Assam’s NRC-excluded wait anxiously six months after publication of final list

Ordeal continues: NRC officials verifying documents at a centre in Morigaon district of Assam.   | Photo Credit: Ritu Raj Konwar

Six months after they found their names missing from the updated National Register of Citizens (NRC), more than 19 lakh people in Assam are anxiously awaiting their chance to be back in the list.


The final draft of the NRC published on August 31, 2019, had excluded 19,06,657 out of 3.3 crore applicants for lack of proper documents to establish that they have been living in Assam before March 25, 1971, the cut-off date for detecting and deporting foreigners or illegal immigrants.

This date was prescribed by the Assam Accord of August 1985, ending six years of a violent agitation for ejection of non-citizens.

Petition in SC

“The All Assam Minority Students’ Union and the Jamiat Ulama-e-Hind had ten days ago filed a petition in the Supreme Court seeking photo identity card for those included in the NRC and the immediate start of the process of appealing for possible inclusion by those excluded,” Guwahati-based rights activist A.B. Khandakar told The Hindu on Sunday.

After receiving notice from the NRC authority, each excluded person will have 120 days to file an appeal at any of the existing 100 Foreigners’ Tribunals (FTs) — 200 more are in the pipeline — which in turn will have to dispose of the cases within six months. The appellant then has the option of approaching higher courts.


“The anxiety of the excluded people is increasing by the day. These are mostly poor people who spent beyond their means to prove their citizenship and the delay in starting the appealing phase is taking a lot out of them,” said a member of a group that helped poor and illiterate people fill up NRC forms in western Assam’s Barpeta district.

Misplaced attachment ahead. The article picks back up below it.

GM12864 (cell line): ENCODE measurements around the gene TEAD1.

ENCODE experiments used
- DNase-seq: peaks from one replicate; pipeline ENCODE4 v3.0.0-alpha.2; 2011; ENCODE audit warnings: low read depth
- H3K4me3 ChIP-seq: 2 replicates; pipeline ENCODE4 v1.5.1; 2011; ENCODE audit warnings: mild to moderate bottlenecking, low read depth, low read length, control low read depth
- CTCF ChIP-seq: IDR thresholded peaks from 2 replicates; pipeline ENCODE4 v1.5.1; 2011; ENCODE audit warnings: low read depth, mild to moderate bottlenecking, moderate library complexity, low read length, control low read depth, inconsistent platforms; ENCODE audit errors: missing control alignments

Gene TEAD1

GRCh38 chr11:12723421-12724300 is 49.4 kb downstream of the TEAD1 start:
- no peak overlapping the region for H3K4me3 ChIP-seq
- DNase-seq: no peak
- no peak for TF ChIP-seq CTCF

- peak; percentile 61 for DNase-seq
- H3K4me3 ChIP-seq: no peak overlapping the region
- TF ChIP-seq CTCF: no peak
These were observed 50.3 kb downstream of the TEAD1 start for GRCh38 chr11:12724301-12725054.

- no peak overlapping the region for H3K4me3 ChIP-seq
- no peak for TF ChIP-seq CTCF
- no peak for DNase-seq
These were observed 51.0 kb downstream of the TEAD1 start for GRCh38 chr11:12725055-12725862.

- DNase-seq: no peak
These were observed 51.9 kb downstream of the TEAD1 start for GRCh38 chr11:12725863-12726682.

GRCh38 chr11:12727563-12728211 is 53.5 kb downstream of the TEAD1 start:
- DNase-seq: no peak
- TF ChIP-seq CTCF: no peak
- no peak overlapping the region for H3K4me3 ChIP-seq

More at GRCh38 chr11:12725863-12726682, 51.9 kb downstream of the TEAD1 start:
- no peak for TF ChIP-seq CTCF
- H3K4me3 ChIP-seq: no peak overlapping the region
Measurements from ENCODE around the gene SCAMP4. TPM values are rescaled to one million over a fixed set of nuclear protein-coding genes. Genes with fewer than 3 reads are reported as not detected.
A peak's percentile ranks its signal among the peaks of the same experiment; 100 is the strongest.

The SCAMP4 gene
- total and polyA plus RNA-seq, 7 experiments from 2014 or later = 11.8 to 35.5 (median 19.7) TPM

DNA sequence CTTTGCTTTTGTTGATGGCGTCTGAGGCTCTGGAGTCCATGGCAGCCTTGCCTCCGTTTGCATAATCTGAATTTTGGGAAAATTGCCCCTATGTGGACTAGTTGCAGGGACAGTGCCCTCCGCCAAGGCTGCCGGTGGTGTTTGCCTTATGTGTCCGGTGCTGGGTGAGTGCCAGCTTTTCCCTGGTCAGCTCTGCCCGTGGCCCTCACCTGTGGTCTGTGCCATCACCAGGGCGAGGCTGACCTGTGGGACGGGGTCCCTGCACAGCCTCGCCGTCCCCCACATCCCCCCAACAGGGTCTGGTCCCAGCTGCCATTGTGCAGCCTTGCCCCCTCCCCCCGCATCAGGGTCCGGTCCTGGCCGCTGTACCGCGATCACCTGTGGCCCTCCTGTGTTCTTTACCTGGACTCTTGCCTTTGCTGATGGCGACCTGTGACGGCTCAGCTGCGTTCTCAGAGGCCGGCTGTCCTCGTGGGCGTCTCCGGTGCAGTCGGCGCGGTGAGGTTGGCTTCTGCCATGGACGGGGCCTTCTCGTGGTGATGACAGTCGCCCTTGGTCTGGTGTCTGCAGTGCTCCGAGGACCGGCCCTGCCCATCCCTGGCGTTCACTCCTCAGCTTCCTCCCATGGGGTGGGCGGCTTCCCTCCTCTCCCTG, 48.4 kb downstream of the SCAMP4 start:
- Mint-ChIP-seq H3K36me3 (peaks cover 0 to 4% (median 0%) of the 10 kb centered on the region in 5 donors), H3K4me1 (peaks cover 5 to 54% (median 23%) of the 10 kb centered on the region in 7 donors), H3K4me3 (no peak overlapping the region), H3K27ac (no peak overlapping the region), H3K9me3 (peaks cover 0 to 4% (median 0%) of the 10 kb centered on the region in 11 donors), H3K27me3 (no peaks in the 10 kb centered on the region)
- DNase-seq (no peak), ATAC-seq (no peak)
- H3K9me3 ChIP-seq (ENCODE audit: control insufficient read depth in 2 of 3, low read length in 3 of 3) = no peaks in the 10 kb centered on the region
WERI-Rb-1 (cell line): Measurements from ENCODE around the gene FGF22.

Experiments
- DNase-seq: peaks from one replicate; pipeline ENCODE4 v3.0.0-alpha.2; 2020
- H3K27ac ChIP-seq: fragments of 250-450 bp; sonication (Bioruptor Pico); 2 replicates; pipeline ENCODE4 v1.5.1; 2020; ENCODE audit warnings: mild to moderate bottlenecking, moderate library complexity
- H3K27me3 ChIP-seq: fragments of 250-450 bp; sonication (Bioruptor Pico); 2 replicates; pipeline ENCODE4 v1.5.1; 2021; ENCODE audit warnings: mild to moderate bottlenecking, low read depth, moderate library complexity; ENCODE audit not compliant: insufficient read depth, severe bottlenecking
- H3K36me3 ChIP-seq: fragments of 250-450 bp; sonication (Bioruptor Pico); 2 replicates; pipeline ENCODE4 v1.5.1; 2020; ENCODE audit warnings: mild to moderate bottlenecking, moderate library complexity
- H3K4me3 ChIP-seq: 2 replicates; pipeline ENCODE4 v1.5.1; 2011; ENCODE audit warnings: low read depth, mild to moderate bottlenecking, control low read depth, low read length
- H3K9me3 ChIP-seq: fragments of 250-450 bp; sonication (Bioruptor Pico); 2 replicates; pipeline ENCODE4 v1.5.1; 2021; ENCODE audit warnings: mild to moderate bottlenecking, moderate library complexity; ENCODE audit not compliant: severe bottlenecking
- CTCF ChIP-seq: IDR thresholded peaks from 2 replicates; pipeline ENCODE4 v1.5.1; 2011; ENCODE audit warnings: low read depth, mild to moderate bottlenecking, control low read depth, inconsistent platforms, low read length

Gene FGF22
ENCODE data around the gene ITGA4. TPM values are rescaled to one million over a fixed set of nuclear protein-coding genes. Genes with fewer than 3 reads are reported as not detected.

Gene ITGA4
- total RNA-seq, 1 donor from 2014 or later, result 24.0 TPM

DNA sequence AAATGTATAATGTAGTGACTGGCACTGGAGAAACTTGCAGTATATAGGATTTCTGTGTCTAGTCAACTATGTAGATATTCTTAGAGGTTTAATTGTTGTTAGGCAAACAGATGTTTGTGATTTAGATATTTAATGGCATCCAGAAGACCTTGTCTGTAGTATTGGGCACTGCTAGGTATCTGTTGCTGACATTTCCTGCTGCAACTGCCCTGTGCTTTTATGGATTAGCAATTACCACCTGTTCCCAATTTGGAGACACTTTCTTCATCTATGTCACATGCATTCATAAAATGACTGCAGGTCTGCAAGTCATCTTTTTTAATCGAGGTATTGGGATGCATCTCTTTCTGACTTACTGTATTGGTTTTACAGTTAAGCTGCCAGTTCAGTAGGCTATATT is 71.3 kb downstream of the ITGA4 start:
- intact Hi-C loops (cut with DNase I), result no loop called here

The Supreme Court-monitored NRC exercise cost the government at least ₹1,600 crore. But people in Assam, rights groups said, spent more than ₹7,800 crore on collecting documents and attending hearings in faraway places. The process also claimed at least 60 lives, some killed in road mishaps.

High expectations

Expectations were high when Hitesh Dev Sarma took charge as the NRC State Coordinator in December 2019, replacing Prateek Hajela, who was transferred to Madhya Pradesh by the apex court.

The NRC authority had in mid-February allowed the release of most of the 55,000 Assam government officials who had been engaged in the updating exercise for more than five years. The release was on “various grounds like superannuation or transfer with the promotion”. All the district heads were notified for assigning new officers in their place after training them suitably in NRC work.


But the Bharatiya Janata Party (BJP)-led government indicated that the process of sending notices to the excluded could wait until the entire list is re-verified to make it error-free. The BJP said the re-verification was needed to weed out “Bangladeshis”, primarily Bengali-speaking Muslims.

An NGO named Assam Public Works followed it up by filing a petition in the apex court seeking 100% re-verification of the NRC exercise. The NGO’s petition in the Supreme Court in 2009 had led to the process of updating the 1951 NRC in the State.

‘Awaiting direction’

The NRC authorities said the decks were being cleared for starting the process of sending notices to the excluded. “But we are wary of the petitions in the Supreme Court, whose observations could impact the next step. Besides, there is no clarity on what to do with the excluded people who are likely to be the beneficiaries of the Citizenship (Amendment) Act,” said a college teacher who handled the NRC work.


The Assam government is also awaiting SC’s nod for the next course of action. “We are ready to set up 200 FTs, but we cannot proceed unless there is a direction from the apex court,” Finance Minister Himanta Biswa Sarma said.

The Gauhati High Court had in September announced a list of 221 members who will head the quasi-judicial FTs. The government has been paying them salaries since.

Similar is the case with the Electronic FT, or e-FT, that will have the details of illegal migrants, their biometrics and legacy data to be made available to the regular FTs and other agencies.

“We will start functioning when the NRC office starts giving notices,” said Anand Prakash Tiwari, the CEO of the Electronic Foreigners Tribunal Mission Directorate formed in mid-2019.

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Printable version | Oct 16, 2021 3:41:23 PM |

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